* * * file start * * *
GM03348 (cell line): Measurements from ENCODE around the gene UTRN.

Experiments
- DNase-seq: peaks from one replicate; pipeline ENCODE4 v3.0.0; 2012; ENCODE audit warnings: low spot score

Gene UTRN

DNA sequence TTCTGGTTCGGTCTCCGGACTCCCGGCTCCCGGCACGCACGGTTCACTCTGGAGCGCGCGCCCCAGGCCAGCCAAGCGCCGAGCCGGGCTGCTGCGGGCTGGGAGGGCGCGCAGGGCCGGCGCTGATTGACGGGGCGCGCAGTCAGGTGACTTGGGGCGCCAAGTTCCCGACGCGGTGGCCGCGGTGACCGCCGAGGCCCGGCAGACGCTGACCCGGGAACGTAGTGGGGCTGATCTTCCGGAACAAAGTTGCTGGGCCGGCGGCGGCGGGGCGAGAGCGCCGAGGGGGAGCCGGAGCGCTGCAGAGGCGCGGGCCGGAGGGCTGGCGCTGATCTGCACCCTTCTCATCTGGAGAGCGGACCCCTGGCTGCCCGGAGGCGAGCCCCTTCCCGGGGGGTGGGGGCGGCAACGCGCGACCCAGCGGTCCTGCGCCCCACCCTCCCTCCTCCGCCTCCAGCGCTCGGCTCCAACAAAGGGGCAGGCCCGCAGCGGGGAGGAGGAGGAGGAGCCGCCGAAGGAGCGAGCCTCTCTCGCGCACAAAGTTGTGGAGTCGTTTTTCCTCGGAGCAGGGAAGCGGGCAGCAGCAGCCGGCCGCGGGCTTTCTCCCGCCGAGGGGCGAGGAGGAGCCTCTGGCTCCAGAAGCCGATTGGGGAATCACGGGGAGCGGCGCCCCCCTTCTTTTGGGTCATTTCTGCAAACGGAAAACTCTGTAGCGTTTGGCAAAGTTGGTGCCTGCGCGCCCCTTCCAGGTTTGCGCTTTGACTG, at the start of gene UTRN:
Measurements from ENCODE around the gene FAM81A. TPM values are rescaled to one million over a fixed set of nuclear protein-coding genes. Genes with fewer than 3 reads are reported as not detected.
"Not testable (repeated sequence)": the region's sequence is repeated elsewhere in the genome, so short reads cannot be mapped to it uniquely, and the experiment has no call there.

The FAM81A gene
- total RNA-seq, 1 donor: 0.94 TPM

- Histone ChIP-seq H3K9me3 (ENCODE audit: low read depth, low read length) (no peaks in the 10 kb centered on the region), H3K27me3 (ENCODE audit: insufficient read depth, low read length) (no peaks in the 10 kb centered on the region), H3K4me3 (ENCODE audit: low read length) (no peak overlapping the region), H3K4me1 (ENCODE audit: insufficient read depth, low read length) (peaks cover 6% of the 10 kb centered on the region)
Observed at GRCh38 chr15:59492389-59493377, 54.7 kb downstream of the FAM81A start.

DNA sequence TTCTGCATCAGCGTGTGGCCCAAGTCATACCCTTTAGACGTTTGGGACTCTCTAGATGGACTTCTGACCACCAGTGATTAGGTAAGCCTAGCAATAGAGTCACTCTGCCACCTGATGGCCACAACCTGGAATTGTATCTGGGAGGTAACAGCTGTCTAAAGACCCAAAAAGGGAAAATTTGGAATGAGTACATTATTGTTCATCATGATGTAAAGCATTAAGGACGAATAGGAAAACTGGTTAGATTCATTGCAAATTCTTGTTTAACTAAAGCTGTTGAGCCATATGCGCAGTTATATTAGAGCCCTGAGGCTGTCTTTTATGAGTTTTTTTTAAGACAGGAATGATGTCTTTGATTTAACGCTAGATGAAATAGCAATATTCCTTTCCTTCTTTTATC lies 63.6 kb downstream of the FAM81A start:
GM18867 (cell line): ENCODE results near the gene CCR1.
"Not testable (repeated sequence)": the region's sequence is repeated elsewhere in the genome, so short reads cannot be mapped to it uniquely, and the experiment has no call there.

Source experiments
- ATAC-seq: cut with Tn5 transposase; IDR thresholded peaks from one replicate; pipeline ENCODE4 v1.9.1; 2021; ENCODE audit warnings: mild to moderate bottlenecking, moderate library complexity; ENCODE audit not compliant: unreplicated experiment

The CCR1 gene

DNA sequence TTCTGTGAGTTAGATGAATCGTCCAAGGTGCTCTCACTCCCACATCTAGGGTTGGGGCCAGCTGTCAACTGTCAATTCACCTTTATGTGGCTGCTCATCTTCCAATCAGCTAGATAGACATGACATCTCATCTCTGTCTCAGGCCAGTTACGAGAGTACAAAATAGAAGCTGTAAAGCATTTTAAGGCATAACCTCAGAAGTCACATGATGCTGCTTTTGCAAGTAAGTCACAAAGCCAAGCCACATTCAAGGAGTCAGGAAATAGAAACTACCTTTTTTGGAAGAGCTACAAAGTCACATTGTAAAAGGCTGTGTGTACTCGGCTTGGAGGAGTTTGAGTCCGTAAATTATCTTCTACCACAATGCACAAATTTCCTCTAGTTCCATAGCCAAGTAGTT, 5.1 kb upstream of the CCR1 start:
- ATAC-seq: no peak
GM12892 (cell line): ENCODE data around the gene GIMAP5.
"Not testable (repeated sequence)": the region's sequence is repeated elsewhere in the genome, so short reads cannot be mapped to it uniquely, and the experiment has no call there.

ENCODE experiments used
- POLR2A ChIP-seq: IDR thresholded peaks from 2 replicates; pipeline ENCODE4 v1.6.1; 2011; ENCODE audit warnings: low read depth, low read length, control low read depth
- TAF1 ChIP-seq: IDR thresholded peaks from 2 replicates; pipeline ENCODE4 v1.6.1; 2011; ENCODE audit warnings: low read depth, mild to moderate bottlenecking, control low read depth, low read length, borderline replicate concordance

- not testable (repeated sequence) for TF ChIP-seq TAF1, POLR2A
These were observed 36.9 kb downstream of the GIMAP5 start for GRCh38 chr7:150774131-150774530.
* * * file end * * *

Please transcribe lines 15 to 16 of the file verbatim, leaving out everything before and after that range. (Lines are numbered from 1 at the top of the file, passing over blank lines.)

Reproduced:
Source experiments
- ATAC-seq: cut with Tn5 transposase; IDR thresholded peaks from one replicate; pipeline ENCODE4 v1.9.1; 2021; ENCODE audit warnings: mild to moderate bottlenecking, moderate library complexity; ENCODE audit not compliant: unreplicated experiment